Friday, July 07, 2006


A version of this was published in The Santa Fe New Mexican
July 7, 2006

Johnny Dowd is an acquired taste to be sure, but once you’ve acquired it, it’s impossible to get rid of.

What can you say about an album that starts off with Dowd’s laconic Okie drawl rapping — an unsettling tale of a guy who purposely shoots himself in the genitals — over a sparse bluesy rock backdrop? “Give the drummer some!” Dowd shouts before the instrumental.

Damaged people, doomed love. Crushing struggles, down-home apocalyptic obsessions, and insanity as a defense mechanism. Grim imagery of mechanical cockroaches chasing albino rats.

All this fills Cruel Words, Dowd’s sixth album (not counting obscure live records and outtake collections). After you digest that first song, “House of Pain,” the rest of the album goes down relatively easy.

This album is an improvement over his last one, Cemetery Shoes, just by virtue of the fact that Dowd’s favorite backup singer, Kim Sherwood-Caso, is back, at least for several cuts. In the song “Unwed Mother,” she actually sings the “cruel words” to which the title refers: “You’re not the father of the child that I carry/You’re not the man who I want to marry.”

Welcome back, Kim. It just wasn’t the same without you!

Dowd, of course, can be cruel himself.

“Love can be so beautiful like Jesus on a cross/You don’t know what you’ve got till you see what you have lost,” he snarls on “Poverty House.” The narrator’s memories grow darker. “I recall your body, I recall your kiss/I recall your bitterness/That’s something I don’t miss/I met you in a churchyard in 1968/We walked down the thin line between love and hate.”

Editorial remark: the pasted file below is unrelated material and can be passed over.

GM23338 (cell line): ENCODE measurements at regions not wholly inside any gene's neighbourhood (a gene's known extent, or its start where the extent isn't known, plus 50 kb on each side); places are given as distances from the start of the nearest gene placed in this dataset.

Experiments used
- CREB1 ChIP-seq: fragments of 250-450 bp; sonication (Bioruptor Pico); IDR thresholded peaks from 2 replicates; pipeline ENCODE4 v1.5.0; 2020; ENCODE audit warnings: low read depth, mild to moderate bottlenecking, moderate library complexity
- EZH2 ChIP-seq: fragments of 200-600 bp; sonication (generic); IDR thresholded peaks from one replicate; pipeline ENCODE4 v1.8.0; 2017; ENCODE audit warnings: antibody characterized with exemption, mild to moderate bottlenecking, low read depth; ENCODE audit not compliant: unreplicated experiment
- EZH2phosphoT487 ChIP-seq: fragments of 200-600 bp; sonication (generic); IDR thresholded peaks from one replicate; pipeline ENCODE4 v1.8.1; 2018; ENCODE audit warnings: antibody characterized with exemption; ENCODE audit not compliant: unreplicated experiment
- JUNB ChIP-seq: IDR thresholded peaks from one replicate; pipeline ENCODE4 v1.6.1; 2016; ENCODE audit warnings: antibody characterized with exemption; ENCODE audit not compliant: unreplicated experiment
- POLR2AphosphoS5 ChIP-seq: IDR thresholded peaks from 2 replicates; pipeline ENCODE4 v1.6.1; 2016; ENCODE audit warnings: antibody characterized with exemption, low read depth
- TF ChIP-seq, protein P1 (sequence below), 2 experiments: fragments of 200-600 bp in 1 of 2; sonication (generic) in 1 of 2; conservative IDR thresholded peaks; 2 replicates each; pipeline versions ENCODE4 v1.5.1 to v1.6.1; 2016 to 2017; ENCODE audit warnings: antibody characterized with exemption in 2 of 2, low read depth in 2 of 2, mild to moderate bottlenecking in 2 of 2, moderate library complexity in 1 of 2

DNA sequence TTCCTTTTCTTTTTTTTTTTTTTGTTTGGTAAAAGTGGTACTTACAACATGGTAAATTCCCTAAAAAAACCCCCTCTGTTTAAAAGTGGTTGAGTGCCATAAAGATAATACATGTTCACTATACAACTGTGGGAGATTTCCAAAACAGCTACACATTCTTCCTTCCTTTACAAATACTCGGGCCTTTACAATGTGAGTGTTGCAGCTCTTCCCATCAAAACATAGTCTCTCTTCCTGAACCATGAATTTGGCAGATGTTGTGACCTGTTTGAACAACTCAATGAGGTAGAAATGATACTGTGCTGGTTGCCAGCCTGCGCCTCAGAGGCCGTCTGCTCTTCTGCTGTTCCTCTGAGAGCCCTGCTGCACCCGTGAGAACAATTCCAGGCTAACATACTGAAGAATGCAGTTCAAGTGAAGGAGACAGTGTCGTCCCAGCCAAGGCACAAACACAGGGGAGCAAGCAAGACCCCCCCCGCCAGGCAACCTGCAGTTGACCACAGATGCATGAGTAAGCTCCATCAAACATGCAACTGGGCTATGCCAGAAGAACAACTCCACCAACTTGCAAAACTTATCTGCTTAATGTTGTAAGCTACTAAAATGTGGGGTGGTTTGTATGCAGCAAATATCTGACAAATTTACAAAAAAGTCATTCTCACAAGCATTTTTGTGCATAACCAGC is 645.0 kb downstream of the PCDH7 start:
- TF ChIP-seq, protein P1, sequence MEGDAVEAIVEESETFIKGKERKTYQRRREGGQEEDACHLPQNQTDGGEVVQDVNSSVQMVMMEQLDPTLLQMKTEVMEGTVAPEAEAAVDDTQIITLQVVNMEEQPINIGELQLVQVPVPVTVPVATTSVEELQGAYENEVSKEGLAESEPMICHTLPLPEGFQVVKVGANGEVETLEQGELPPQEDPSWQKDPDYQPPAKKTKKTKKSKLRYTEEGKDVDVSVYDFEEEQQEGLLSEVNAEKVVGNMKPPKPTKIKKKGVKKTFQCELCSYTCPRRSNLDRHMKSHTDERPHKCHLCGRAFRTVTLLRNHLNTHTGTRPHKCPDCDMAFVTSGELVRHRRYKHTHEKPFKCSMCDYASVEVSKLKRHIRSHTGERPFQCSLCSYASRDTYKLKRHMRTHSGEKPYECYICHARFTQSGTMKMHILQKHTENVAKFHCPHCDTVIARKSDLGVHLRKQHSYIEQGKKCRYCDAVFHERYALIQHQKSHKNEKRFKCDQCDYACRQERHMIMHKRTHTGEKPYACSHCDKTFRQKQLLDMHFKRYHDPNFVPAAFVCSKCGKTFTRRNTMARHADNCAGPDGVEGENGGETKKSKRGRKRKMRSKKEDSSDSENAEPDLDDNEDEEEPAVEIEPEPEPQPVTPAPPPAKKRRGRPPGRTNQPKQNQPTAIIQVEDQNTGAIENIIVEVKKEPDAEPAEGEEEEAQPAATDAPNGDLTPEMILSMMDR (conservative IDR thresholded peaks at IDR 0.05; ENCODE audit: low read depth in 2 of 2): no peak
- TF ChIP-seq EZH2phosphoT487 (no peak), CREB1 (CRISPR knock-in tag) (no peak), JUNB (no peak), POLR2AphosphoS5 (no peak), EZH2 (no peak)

There’s also guest appearances by Mekons’ Jon Langford and Sally Timms on “Drunk,” a song about a reformed alcoholic fighting hard not to unreform. Timms and Langford join Sherwood-Caso on the refrain (“Oh what I’d give for a drink”) and mutter some inscrutable dialogue during the instrumental portion.

But the wrenching part of the song is where Dowd sings “I stare at the window repeating my name, Johnny Dowd, Johnny Dowd, Johnny Dowd, Johnny Dowd.” A listener has to laugh, but it’s inevitably a nervous laugh.

I can’t say enough good things about Dowd’s sidemen, drummer Brian Wilson (no, not that Brian Wilson) and keyboardist Michael Stark, who can sound like Jimmy Smith on some tunes, Greg Allman on others.

The band gets faux-metallic on “Poverty House” and Who-like and prog-rocky on “Corner Laundromat.”

Dowd gives the band an instrumental track here — “Wilder Than the Wind ’66” — which sounds like some mutated, forgotten theme by Davey Allen and The Arrows.

On past albums, Dowd has done his deconstructed/reconstructed cover songs — “Jambalaya” and “Jingle Bells,” for instance. Here he does a barely recognizable “Johnny B. Goode,” which he combines with the famous riff from Black Sabbath’s “Iron Man.”